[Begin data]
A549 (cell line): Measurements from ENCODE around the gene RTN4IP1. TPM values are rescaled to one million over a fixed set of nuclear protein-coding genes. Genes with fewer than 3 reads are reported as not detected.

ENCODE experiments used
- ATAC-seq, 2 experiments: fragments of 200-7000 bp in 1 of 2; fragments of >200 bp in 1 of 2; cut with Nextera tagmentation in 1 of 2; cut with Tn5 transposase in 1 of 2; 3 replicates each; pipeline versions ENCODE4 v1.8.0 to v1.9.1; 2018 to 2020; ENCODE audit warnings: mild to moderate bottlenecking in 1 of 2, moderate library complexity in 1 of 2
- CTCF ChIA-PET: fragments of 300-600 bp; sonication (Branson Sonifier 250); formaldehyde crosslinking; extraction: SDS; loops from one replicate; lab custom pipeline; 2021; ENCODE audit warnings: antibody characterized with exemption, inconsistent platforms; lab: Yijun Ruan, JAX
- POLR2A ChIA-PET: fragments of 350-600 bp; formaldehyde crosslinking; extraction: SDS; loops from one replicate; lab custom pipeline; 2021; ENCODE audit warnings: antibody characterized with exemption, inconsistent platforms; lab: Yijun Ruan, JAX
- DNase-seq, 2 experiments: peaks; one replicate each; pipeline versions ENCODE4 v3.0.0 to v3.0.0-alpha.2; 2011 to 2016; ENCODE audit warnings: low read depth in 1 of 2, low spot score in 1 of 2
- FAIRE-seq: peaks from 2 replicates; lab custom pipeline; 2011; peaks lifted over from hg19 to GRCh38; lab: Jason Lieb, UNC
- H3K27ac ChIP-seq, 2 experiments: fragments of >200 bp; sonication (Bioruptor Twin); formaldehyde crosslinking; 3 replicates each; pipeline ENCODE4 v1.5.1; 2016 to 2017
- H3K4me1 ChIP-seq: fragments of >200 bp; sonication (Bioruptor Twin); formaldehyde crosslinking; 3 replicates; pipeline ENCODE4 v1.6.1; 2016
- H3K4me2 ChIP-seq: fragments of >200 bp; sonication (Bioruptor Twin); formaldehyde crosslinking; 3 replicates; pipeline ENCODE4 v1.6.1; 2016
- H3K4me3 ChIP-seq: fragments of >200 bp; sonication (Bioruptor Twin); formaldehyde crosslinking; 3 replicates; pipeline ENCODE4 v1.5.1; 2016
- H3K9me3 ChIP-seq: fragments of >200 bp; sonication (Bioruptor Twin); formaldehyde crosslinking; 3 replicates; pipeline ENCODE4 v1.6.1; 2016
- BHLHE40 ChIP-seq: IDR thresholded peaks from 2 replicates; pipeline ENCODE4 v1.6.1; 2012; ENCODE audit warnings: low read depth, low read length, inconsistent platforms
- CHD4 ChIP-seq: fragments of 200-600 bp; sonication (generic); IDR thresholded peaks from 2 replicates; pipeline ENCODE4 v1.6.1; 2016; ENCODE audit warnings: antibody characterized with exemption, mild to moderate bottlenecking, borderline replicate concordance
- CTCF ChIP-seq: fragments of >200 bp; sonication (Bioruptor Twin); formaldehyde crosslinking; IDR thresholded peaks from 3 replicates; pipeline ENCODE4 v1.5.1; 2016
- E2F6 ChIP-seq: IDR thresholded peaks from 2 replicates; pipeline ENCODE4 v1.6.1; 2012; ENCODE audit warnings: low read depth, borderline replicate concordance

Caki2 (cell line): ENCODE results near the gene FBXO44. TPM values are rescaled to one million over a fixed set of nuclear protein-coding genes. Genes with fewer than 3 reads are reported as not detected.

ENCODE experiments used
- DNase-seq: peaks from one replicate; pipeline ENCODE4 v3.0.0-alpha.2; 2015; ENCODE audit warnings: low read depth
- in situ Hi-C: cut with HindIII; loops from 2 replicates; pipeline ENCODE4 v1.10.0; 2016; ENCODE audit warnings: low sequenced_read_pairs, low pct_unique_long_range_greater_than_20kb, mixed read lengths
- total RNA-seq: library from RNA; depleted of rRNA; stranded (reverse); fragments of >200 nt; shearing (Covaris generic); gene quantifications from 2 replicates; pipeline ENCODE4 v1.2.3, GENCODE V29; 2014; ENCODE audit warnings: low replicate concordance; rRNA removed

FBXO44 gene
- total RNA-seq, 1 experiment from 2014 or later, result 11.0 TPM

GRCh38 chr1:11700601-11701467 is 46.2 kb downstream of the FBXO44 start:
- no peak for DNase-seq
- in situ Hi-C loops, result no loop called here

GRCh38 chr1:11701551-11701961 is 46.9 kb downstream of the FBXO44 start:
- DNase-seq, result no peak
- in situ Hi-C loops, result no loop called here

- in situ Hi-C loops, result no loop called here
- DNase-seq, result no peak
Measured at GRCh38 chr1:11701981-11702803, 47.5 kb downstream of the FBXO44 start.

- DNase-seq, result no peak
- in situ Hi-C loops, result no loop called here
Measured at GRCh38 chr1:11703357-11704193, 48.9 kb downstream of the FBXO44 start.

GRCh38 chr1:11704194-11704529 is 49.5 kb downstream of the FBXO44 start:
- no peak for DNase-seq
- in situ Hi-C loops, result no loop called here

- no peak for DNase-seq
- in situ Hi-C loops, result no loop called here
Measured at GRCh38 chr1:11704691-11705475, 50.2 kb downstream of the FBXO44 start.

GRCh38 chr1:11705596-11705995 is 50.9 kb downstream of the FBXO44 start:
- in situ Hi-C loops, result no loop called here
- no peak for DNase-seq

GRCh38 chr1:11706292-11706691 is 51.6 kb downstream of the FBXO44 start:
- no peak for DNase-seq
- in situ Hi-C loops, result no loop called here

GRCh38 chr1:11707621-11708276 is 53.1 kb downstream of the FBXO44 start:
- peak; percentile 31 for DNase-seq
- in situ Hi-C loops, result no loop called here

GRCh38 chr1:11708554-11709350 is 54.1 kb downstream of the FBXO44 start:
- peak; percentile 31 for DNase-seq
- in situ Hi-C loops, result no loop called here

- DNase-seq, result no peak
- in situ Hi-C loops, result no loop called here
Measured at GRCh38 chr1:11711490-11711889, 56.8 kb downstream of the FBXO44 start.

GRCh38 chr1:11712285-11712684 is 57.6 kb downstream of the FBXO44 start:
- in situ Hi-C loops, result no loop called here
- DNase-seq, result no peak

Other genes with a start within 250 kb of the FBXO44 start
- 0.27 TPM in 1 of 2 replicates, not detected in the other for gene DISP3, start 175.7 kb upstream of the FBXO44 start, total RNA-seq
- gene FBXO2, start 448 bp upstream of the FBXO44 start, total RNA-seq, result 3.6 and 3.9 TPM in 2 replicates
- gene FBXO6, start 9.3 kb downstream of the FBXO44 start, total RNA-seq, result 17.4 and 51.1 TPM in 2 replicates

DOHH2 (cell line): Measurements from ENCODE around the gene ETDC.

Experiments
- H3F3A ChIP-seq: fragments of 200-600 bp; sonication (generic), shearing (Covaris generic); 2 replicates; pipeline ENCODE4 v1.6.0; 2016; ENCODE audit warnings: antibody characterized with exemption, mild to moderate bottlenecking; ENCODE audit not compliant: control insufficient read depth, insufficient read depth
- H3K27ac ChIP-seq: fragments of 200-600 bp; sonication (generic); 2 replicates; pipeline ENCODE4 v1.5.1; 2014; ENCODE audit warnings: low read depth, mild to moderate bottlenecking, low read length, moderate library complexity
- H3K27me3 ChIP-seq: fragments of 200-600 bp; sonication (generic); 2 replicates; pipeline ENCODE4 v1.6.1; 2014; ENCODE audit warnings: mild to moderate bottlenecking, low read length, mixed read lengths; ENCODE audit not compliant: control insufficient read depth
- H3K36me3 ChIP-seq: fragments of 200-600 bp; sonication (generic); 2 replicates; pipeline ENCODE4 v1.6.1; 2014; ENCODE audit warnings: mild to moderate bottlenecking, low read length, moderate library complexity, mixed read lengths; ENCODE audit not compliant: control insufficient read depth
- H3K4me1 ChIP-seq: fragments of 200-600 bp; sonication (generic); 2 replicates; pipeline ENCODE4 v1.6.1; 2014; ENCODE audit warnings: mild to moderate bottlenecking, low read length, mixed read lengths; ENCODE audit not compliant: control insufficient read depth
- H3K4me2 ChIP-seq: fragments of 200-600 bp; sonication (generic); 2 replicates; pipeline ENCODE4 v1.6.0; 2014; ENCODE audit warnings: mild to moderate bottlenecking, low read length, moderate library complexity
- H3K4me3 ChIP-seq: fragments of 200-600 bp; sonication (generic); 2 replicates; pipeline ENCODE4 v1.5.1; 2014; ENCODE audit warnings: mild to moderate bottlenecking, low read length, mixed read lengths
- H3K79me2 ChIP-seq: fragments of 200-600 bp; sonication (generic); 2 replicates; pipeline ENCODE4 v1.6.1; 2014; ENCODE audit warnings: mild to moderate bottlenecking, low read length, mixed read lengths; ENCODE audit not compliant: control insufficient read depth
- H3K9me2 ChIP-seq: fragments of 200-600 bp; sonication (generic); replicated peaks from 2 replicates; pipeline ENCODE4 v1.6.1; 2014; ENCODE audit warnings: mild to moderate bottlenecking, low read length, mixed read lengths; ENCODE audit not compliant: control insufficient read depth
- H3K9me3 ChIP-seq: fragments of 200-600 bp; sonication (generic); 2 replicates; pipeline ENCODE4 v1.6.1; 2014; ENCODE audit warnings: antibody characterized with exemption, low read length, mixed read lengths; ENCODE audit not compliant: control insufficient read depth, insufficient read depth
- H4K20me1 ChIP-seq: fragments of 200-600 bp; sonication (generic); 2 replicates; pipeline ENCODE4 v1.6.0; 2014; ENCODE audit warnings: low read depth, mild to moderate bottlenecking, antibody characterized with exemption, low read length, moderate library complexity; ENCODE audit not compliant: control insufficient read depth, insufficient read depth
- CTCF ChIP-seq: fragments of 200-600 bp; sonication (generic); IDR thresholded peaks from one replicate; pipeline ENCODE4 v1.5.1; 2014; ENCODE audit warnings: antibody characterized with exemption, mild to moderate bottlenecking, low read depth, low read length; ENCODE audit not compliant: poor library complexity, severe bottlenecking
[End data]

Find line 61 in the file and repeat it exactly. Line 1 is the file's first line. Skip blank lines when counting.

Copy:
- 0.27 TPM in 1 of 2 replicates, not detected in the other for gene DISP3, start 175.7 kb upstream of the FBXO44 start, total RNA-seq